Wimbledon grass quality

“It’s almost like when a concert has finished” Key Wimbledon insider details ‘eerie’ atmosphere

Neil Stubley, the man in charge of preparing the playing surfaces at Wimbledon, believes that if the tournament had gone ahead this summer players would have found the courts in as good a condition as they have ever been.


Even after the decision was taken at the beginning of April to cancel this year’s Championships, Stubley and his team carried on working through the lockdown to prepare the courts, which are now open to the fortunate few hundred people who are members of the All England Club.

“I would say the courts are in as good a condition as they could possibly have been,” Stubley said on what would have been the first day of this year’s Wimbledon tournament. “We got fortunate that in the early spring we had good daytime temperatures and good night temperatures. It was also very dry, so we were also in control of moisture in the plant and in the soil.”

Stubley, the Head of Courts and Horticulture at Wimbledon, said the atmosphere currently around the All England Club, where many of the staff are working from home and the museum is closed, resembled the days immediately after the Championships in a normal year.

“It’s almost like when a concert has finished and you have that ringing in your ears for a couple of days,” he said. “It’s like that after the Championships. There’s that eerie quietness around the grounds for a few weeks afterwards. Everything looks empty and it looks like everything is missing because all the stands and everything else has been taken away.”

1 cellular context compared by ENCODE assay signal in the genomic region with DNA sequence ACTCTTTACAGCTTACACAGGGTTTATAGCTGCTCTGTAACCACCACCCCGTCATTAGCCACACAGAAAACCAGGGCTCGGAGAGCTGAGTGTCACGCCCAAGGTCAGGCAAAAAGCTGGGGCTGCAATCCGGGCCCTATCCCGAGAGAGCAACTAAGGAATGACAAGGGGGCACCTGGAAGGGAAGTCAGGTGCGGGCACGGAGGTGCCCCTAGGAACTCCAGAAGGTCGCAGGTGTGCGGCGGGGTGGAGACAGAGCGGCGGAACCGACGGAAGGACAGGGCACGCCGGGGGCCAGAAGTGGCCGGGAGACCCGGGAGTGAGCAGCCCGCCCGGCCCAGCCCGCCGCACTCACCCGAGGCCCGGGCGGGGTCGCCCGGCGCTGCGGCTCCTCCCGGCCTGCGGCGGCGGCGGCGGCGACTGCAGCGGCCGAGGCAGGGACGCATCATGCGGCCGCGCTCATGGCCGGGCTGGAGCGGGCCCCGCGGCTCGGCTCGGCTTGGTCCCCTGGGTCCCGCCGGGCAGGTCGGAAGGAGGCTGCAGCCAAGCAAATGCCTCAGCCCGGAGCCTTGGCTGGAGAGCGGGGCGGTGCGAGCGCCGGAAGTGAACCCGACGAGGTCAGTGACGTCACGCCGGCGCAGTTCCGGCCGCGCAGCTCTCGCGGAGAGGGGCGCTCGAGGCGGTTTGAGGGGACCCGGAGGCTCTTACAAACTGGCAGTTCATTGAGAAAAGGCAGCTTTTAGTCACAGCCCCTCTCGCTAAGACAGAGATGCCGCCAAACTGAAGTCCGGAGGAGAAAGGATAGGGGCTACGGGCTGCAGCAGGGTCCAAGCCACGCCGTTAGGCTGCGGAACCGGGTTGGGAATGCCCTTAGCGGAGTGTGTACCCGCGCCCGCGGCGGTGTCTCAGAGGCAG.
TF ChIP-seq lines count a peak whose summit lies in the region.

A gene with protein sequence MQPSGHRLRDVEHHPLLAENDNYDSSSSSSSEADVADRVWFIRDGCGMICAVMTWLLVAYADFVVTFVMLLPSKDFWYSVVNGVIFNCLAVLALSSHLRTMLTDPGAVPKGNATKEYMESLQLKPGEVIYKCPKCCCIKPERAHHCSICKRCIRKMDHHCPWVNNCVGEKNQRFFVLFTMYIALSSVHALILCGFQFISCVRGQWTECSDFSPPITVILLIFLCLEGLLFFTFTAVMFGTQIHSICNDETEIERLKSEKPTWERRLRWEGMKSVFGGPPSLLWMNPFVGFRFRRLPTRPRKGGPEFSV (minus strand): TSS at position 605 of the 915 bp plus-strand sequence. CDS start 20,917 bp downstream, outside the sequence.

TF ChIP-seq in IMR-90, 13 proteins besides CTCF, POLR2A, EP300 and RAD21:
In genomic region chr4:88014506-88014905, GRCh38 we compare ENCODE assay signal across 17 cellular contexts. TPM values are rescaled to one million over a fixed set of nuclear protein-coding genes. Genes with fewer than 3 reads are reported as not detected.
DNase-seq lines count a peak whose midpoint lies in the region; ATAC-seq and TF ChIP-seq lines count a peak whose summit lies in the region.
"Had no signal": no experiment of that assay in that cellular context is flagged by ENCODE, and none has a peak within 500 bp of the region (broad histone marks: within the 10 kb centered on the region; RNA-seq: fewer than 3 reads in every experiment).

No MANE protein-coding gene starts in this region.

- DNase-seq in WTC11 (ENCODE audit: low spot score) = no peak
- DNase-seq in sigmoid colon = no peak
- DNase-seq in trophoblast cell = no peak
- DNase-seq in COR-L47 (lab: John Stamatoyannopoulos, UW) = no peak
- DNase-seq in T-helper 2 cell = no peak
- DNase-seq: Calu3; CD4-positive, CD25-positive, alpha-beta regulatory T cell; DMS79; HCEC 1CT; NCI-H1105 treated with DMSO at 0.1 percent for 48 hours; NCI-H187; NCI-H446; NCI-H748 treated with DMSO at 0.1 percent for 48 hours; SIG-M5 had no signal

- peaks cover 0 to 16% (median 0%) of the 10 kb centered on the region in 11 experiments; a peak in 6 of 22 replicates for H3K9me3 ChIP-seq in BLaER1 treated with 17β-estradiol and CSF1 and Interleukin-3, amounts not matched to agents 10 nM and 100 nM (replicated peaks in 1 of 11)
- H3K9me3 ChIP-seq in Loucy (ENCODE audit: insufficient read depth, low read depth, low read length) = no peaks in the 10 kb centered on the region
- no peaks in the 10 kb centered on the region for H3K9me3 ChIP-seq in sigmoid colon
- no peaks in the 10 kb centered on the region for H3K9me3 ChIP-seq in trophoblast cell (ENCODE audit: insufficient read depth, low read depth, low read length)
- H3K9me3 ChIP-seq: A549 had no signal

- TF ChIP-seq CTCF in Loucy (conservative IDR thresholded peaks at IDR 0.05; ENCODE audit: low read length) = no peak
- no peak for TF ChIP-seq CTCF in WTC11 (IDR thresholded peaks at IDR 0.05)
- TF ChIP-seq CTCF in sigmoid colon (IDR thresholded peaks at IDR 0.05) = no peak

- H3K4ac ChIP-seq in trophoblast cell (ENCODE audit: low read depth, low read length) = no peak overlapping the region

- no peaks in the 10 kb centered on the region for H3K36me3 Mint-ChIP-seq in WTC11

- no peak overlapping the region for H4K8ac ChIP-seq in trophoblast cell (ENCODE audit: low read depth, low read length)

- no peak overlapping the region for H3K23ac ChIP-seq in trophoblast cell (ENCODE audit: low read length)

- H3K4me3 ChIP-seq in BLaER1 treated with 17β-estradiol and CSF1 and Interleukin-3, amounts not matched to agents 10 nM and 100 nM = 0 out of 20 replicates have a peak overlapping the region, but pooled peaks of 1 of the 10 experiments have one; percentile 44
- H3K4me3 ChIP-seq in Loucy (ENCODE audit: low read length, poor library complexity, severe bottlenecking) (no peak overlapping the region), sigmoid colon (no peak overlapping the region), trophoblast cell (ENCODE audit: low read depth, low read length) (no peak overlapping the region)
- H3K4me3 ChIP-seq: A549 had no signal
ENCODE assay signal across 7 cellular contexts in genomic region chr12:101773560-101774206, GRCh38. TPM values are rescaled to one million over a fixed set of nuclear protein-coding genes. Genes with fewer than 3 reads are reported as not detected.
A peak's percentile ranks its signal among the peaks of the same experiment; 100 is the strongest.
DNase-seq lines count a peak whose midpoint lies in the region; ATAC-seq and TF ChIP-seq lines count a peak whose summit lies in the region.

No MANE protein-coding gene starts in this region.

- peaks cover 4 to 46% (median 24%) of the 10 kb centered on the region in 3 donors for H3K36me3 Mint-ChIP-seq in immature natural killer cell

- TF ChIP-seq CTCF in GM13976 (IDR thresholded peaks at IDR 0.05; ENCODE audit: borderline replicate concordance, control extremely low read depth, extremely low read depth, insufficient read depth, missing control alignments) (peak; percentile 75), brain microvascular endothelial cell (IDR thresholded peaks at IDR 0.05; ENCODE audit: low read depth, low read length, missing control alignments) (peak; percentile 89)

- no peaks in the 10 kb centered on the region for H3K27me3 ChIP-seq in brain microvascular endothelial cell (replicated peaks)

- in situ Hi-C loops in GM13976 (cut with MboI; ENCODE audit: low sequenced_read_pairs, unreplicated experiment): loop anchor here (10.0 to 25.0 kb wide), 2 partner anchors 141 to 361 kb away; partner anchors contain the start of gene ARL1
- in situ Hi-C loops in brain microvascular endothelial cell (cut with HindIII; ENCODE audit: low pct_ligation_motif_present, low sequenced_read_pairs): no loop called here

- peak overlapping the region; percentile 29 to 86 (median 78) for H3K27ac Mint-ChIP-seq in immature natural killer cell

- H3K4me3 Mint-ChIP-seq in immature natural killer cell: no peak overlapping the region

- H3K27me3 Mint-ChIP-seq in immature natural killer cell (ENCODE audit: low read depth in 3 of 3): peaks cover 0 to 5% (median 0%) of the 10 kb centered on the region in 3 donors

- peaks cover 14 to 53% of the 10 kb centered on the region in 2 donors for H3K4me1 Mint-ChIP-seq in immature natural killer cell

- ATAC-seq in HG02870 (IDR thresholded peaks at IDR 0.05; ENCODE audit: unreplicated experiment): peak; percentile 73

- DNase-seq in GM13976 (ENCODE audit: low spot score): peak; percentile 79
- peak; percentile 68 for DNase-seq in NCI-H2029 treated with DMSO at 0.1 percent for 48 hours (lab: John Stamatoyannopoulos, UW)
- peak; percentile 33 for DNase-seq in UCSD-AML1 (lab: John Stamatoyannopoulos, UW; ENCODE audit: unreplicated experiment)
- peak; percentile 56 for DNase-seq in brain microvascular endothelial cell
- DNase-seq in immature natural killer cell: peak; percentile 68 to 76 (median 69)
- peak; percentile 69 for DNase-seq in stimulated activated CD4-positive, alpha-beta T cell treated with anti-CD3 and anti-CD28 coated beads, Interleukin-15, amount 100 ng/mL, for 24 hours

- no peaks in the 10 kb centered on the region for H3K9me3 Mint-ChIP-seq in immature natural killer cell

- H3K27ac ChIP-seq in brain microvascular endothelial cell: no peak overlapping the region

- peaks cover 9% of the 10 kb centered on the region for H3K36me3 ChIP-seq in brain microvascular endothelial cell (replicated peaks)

The All England Club has a total of 38 grass courts, which includes the Championship courts and the practice courts at Aorangi Park. The first grass courts were opened for members at the end of May, though only about six or eight Championship courts are available for play at any one time.

“We’re just rotating them, so we’ll make sure that through the season all the courts get an even amount of play,” Stubley said. “We haven’t got the number of courts in play that you would see for a normal Championships or indeed for a normal playing season, but we have enough courts in play to meet the demand from members.”

Tim Farthing, Tennishead Editorial Director & Owner, has been a huge tennis fan his whole life. He's a tennis journalist and entrepreneur as well as playing tennis to a national standard. He also helps manage his local club and volunteers for his local tennis organisation. He's a specialist in content about the administration of professional tennis and tennis coaching for all levels.